Sanilac Petroglyphs Historic State Park
Sanilac Petroglyphs Historic State Park, located near Cass City in Michigan’s Thumb region, is the home of Michigan’s largest known collection of early Native American teachings carved in stone. The carvings – called ezhibiigaadek asin, "written on stone," in the Anishinabe language – remain culturally significant to many Anishinabek.
To access the petroglyphs, visitors will walk along a quarter-mile, accessible trail consisting of hard-packed limestone to a roofed enclosure that sits over the petroglyphs viewing area. Find seasonal petroglyphs operating dates and hours.
The 240-acre park is managed jointly with the Saginaw Chippewa Indian Tribe of Michigan. The Sanilac Petroglyphs are among the 12 museums and historic sites preserved and interpreted by the DNR's Michigan History Center.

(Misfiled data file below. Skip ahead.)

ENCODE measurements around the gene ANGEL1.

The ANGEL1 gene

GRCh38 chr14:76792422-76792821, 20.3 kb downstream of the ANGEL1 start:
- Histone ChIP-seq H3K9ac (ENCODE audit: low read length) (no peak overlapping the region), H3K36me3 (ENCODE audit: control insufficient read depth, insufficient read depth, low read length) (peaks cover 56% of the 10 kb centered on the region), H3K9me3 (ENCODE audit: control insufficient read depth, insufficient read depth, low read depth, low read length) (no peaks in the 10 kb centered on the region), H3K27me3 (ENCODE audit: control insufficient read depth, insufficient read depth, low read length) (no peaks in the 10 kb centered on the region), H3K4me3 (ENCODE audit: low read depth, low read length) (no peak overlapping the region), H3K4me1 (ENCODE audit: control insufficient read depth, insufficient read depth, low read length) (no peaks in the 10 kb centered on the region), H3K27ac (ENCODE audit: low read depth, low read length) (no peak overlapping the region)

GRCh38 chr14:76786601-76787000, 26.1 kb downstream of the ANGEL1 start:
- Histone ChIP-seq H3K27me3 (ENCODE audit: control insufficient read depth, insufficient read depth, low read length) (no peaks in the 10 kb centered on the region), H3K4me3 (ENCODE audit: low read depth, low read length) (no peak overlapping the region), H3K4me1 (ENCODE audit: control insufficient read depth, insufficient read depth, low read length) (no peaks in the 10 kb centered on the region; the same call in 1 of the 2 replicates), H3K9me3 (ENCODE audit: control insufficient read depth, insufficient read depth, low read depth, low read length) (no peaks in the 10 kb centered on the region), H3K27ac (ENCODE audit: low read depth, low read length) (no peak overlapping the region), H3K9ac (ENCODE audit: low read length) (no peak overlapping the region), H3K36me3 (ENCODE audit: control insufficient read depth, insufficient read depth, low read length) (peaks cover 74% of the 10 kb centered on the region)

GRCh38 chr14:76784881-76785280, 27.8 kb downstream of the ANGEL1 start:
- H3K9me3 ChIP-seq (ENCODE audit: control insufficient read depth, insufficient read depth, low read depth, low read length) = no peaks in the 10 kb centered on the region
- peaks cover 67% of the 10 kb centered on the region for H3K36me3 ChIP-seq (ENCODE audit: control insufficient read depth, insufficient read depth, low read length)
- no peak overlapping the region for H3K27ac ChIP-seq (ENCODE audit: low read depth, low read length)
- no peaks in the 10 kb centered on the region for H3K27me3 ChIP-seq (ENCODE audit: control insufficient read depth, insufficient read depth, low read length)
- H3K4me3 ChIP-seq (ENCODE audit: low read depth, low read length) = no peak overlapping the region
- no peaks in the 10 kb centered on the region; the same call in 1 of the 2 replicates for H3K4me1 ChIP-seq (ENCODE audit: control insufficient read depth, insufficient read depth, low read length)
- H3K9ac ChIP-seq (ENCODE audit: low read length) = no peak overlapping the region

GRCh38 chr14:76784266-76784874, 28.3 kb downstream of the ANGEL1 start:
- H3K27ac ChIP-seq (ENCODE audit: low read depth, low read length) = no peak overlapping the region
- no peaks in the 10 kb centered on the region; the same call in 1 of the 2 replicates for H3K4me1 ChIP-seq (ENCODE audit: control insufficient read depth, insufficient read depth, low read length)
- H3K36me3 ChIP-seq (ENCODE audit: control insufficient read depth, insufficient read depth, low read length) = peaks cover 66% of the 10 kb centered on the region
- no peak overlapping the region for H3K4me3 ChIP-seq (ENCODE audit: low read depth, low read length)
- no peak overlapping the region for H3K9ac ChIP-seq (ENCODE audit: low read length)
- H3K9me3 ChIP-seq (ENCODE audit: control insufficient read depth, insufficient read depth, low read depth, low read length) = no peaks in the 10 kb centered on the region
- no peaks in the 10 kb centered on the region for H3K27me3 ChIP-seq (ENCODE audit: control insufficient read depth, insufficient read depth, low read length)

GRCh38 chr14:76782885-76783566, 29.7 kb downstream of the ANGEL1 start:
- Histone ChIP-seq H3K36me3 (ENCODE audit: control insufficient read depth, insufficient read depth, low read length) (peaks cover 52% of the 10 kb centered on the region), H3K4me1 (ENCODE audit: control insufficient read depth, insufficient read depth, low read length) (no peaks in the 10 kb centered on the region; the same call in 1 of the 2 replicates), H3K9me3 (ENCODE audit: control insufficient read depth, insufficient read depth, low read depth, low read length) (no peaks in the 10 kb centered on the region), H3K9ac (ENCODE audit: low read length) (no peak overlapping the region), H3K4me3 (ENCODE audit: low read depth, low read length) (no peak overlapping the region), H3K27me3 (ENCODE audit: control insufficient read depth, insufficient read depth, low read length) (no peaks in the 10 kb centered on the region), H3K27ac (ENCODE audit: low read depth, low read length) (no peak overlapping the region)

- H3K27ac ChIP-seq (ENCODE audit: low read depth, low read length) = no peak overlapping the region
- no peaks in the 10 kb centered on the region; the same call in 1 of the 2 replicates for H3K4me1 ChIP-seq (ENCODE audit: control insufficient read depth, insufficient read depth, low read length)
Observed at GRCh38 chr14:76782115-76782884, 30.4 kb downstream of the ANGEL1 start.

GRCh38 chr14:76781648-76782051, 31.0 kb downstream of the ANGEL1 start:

The park also features a mile-long, self-guided interpretive hiking trail loop that crosses a branch of the Little Cass River. Please note that this trail has roots and an uneven surface, and the trail can flood and may be muddy or impassable at times.
Admission to the petroglyphs is free; a Michigan State Parks Recreation Passport is not required for entry to either the park or the historic site.
Before visiting a state park, boating site or trail, it’s always a good idea to check the latest closures due to weather-related events, planned improvement projects and repairs. Visit Michigan.gov/DNRClosures.
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